Having our first flight to Amsterdam delayed due to a lost luggage, we made good use of our orientation skills and sprinted with our hand luggage in Schiphol airport, where we had to transfer across the airport and catch our flight in about 20 minutes.
The students and staff were clearly in good shape because we made it. However, 2 of our bags did not! One of them extended its stay in Amsterdam for another day, and the other took a small day trip to Turkey instead.
Upon our arrival the buses were waiting for us and just after midnight local time we arrived at Shamba Kipara Camp. After a very short welcome and briefing about the program for the next 2 days’ we headed to our tents for a very short nights’ sleep.
The students were split into two groups, and along with the other 80 students from Prague, Warsaw, Al Khor and Hanoi, completed their scheduled program while they had the opportunity to get to know each other.
We had the fantastic opportunity to visit and camp at the Tarangile National Park for 2 days and observe the wild animals in their natural habitat, which at times felt like being part of a documentary on National Geographic Channel! It was so beautiful, so diverse, and so surreal. The large variety of wildlife, with their hierarchy and hunting instincts, were at times rough, but stunning too.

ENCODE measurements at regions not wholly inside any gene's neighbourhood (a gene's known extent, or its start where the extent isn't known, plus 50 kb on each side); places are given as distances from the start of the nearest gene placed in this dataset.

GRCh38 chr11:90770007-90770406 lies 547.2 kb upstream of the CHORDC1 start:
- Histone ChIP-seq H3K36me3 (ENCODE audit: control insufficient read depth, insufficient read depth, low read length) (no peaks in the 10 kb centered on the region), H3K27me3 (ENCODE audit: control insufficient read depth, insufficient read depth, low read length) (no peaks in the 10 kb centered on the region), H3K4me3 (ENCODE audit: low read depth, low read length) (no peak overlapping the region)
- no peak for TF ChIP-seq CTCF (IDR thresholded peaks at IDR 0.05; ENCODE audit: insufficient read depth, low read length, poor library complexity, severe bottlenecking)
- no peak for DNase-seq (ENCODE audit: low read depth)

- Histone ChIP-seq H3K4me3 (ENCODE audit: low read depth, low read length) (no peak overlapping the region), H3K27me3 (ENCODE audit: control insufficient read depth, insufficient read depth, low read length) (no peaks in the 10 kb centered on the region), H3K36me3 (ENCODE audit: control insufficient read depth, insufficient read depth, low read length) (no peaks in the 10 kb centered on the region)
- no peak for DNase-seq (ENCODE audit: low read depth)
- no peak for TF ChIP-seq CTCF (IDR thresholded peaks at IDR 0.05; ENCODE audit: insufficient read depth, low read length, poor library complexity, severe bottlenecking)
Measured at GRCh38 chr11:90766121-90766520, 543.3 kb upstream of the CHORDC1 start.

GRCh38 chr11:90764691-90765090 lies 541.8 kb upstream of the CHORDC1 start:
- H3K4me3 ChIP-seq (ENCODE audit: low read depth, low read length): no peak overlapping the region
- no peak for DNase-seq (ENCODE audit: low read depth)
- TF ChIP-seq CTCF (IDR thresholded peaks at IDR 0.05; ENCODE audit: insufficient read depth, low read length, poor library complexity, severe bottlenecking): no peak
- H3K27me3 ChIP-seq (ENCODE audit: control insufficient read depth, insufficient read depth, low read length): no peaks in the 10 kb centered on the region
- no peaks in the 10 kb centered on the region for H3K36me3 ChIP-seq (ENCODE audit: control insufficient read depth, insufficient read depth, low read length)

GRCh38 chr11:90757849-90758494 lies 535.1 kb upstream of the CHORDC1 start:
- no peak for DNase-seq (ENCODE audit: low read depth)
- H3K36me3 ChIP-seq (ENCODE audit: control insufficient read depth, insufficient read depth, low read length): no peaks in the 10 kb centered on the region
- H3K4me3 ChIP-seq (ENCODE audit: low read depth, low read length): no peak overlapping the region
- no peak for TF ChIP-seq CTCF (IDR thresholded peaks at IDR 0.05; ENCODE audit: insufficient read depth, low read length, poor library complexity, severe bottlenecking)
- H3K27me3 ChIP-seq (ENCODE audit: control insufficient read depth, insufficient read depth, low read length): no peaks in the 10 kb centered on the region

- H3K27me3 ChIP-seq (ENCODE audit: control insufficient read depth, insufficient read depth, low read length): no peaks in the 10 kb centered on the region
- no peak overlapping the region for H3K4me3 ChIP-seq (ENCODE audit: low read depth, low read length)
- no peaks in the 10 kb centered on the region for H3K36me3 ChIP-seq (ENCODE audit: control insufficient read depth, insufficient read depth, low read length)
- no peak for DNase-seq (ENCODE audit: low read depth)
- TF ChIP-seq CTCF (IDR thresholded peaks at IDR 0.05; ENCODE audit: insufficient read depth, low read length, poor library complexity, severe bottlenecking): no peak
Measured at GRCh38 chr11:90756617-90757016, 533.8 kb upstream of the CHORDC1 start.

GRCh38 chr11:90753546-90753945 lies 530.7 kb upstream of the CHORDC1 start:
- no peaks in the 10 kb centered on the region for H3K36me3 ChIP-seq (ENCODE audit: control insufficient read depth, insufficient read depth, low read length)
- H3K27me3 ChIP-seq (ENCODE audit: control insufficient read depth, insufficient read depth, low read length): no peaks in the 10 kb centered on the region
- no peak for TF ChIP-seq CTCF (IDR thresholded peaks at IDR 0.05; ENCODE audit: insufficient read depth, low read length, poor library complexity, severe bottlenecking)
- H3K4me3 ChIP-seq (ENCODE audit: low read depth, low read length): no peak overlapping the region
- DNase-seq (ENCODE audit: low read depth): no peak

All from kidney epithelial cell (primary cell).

The authenticity of the park was underlined by the number of scattered Maasai settlements, with locals dressed in their traditional dress looking after herds of kettle.
The next stage of our mission was to learn more about permaculture from a local farmer. It may or may not have been just coincidence, but what we were to study from Mr. Kitomari,he had learnt at an Agricultural college that had been set up by Polish refugees who fled from Europe during WW1 and WW2. The community of refugees still exists and was located only 18 minutes’ drive from our base camp. Mr.Kitomarihas proudly shown us, how from even very little resources one can create a farm that is self-sufficient. His knowledge about irrigation, keyhole gardens, use of animal droppings to produce gas and manure, and the combination of plants that would support each other in growing, was spectacular and has inspired many of us to bring some of the ideas we have seen back to school.
Equipped with knowledge and eager to start to work, we went to Nazareti, a remote settlement with a state school that provides education for about 2-300 primary and middle school students, where we were about to set up a garden. The lunches for students are cooked by parent volunteers from the resources that other parents donate. By having its own garden, the school will be able to grow its own vegetables, so that the burden of food donations will become less; the likelihood of parents then sending their children to school because of that free food each day should increase.